Two years ago, they gave it a needed makeover—gone is the rickety porch, and in its place is a shimmering reflecting pool—and spruced up the menu with American dishes that carry a whiff of trendiness.

Beet salads are on seemingly every menu these days, but the one here, reimagined as beet tartare, is a standout with finely chopped red and gold beets flanked by a small wedge of aged goat cheese. Wide ribbons of house-made pappardelle with dates, mushrooms, and cubes of pork jowl are addictive comfort food. And a seared filet of sturgeon takes a lovely autumnal turn with walnut cream and apples.

The downer is dessert, once the restaurant’s strong suit. Since the departure of pastry whiz Janelle Birdsall, the sweets have become simplified and uninspired.

7750 Woodmont Ave.; 301-652-5525. Dinner entrées $24 to $33.


Eight years ago—long before the wine-bar trend exploded in DC—chef Jeff Heineman opened this California-style bistro that takes its cellar as seriously as its kitchen. He was the first in the area to offer half-glass pours and tasting flights, and he managed to build an impressive list of bottles despite Montgomery County’s restrictive wine laws.

Last year, Heineman doubled the size of the dining room, adding floor-to-ceiling windows, an attractive bar with views into the kitchen, and two private dining rooms—great for private parties.

The food is still some of the best in Bethesda, from a pot of bouchot mussels to a chocolate crémeux. Though the menu changes often, one appetizer has become something of a signature: cornmeal-crusted chicken livers served with seasonal accompaniments, recently a poblano-and-bell-pepper jelly. The livers are flawlessly fried and worth every calorie.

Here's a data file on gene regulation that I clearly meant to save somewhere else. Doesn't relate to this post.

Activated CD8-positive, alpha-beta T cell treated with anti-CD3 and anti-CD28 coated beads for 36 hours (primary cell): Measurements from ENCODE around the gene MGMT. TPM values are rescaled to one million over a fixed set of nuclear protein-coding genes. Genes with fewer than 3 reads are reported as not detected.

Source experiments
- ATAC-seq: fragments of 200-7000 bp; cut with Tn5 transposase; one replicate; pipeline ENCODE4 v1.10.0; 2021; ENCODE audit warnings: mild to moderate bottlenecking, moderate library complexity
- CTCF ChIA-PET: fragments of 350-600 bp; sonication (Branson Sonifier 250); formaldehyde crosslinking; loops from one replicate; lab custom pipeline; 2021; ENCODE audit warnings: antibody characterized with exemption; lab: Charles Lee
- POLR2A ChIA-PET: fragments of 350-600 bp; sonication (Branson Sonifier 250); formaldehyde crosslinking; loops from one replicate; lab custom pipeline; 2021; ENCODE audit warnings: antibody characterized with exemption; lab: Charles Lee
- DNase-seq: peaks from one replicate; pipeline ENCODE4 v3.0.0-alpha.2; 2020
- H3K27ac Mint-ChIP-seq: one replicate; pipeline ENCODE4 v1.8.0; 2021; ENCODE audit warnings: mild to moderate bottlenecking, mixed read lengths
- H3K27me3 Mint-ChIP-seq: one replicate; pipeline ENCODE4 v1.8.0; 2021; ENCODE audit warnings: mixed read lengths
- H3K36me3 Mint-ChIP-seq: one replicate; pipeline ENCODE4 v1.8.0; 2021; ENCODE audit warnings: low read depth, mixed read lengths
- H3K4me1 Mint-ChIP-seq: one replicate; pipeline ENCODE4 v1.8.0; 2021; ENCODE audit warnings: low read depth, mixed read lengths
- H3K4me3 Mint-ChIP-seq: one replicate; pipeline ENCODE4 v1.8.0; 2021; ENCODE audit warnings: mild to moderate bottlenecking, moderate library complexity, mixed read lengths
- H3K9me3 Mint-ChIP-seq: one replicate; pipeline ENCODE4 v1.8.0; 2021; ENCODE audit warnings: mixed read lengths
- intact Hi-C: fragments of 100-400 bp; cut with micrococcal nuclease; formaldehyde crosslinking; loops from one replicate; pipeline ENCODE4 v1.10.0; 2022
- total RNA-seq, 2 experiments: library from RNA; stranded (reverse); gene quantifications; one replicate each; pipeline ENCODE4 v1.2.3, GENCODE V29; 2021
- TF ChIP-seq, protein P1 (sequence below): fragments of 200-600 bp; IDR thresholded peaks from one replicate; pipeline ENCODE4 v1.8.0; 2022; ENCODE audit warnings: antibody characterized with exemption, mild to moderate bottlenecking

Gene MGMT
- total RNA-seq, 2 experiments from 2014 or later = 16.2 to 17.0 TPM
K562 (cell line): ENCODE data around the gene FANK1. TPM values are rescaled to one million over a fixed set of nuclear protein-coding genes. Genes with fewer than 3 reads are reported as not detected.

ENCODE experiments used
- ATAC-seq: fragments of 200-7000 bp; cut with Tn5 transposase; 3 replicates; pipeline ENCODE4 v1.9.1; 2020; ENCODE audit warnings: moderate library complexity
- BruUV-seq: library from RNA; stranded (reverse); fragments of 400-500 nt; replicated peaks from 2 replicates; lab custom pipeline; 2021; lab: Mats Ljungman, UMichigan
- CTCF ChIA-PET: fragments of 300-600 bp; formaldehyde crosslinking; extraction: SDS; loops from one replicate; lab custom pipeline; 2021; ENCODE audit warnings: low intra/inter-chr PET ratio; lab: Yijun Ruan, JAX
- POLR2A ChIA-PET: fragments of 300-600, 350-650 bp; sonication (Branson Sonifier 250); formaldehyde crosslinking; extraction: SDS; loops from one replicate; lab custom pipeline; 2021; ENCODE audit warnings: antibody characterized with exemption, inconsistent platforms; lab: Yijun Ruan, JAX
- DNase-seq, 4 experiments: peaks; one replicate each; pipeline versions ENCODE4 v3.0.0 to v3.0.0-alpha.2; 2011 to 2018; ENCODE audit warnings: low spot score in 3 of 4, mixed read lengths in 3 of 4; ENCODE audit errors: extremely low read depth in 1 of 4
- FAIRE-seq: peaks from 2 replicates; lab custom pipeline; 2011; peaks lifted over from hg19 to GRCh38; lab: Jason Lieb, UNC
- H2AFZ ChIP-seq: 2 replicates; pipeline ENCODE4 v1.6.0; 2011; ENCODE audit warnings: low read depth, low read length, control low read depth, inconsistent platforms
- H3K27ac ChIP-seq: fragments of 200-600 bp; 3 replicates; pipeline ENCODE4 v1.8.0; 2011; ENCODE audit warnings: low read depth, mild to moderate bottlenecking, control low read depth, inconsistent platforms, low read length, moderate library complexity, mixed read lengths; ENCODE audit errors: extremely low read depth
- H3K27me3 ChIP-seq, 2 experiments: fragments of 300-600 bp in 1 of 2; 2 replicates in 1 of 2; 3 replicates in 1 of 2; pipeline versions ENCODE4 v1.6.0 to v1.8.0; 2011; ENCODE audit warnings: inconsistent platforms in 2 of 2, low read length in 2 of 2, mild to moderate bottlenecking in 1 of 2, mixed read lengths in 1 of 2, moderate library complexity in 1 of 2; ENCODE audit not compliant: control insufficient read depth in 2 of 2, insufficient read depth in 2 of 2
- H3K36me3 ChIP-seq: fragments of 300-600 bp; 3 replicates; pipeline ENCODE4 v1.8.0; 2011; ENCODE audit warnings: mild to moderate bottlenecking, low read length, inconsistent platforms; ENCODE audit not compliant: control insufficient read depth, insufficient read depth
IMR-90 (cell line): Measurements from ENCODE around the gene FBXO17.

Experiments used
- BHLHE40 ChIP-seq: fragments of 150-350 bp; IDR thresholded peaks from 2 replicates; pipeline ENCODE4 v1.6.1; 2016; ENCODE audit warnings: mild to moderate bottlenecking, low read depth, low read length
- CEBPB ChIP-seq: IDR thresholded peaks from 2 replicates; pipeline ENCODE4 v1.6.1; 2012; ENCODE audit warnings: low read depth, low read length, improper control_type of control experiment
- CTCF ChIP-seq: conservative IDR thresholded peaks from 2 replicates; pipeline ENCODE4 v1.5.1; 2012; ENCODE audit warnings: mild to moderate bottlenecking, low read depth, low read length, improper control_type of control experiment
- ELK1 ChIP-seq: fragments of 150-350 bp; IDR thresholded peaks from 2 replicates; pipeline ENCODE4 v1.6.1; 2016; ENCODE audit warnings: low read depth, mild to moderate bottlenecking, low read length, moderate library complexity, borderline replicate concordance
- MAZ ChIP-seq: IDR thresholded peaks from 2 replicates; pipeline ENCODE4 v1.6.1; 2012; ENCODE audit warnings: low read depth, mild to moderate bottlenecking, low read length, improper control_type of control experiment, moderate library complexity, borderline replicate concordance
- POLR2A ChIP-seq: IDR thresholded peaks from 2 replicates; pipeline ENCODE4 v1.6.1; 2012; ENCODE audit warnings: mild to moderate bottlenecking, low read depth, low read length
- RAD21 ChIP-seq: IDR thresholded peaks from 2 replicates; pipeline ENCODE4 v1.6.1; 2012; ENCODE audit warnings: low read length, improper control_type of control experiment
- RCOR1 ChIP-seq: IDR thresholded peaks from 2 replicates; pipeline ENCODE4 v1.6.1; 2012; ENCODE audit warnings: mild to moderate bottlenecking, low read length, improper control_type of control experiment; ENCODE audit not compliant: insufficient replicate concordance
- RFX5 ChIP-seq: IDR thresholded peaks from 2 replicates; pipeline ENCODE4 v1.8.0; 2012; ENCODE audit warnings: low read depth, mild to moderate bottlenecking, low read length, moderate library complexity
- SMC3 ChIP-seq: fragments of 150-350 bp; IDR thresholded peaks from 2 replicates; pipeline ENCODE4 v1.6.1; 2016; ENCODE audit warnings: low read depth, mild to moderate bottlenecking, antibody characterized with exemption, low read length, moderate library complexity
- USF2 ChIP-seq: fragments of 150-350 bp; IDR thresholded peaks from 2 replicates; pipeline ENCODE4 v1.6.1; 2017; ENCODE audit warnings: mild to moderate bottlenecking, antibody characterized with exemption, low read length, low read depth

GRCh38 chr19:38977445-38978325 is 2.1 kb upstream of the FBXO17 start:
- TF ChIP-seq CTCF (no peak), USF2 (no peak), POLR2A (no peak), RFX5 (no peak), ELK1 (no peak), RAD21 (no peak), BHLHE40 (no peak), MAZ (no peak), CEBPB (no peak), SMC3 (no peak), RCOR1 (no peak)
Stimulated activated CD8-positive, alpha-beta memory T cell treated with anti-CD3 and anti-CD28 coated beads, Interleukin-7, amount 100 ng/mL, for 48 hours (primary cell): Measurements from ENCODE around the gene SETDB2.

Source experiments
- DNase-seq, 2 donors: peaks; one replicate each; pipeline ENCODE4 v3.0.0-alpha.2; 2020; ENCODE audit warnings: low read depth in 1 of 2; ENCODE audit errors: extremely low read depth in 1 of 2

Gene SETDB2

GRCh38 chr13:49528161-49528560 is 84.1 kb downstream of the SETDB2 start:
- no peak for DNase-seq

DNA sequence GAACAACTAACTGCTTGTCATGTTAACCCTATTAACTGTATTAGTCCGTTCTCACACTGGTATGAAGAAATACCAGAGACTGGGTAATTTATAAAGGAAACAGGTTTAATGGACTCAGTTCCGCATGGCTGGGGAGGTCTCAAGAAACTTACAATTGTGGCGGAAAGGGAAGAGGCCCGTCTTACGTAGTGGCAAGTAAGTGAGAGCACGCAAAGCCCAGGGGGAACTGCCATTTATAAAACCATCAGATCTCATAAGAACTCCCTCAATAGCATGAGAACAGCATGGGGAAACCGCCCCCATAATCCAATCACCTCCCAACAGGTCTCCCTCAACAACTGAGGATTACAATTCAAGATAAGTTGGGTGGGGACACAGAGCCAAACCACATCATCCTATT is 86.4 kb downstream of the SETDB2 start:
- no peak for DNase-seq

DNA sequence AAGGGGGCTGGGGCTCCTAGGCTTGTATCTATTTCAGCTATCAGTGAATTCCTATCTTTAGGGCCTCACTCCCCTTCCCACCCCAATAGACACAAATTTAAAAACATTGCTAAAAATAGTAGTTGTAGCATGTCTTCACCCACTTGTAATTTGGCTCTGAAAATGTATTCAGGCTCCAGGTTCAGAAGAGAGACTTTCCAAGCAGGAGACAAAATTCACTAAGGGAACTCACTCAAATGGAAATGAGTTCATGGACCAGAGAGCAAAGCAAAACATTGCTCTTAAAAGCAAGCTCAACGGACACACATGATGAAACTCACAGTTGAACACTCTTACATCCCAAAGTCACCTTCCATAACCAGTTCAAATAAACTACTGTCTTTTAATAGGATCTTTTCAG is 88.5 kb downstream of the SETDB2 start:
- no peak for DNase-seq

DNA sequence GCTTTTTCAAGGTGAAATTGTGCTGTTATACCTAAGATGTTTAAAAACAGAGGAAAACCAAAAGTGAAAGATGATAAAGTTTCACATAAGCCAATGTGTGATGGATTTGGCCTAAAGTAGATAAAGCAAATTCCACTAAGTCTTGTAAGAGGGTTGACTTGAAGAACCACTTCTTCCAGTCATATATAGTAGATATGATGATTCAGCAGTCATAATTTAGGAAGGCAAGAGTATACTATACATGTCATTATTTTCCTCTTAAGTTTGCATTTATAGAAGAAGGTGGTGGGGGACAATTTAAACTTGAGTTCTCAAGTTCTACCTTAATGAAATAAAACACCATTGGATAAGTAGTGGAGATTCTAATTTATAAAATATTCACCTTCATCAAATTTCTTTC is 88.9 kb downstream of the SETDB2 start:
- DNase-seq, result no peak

4865 Cordell Ave.; 301-986-9592. Dinner entrées $25 to $38.


The folks behind Persimmon know how to set the stage for fine dining. Rich orange walls and interesting artwork create a warm, romantic space that still feels modern.

The American bistro has a passionate following, perhaps because of the classic mussels with white wine, garlic, and lemon or the crab cakes paired with roasted-corn hash and sweet-corn sauce. The beef tenderloin is also impressive, topped with a stack of fried onion rings and flanked by sautéed spinach and mashed potatoes.

7003 Wisconsin Ave.; 301-654-9860. Dinner entrées $20 to $28.


This always-humming dining room does Asian fusion better than most. Oversize chopsticks and pop-hue parasols hang from the rafters, making the space feel like an edgy art gallery.

The menu careens from inexpensive noodle bowls (you get a choice of udon, soba, or egg noodles) like coconut red curry to pricier entrées such as wok-charred sea bass, five-spice duck breast, and a Thai-curry bouillabaisse. Raku does sushi too—tuna tartare with lemon basil sauce is an attention getter—and rolls like What a Match! with apple and mackerel. Skip dessert, which is not up to the rest of the menu.

7240 Woodmont Ave.; 301-718-8680. Entrées $8.50 to $29.95.

Rock Creek Bethesda

Lots of restaurant fare is larded with more fat, cream, and salt than you’d imagine. At this usually packed dining room, the kitchen takes pains to prove that low calorie doesn’t equal low flavor.

Most dishes have less than 600 calories, even the chocolate cake with whipped cream. We’d be fans of the slow-cooked miso salmon, the crab cakes with celery-root slaw, and the chipotle-rubbed pacu ribs even if we didn’t know they were so good for us.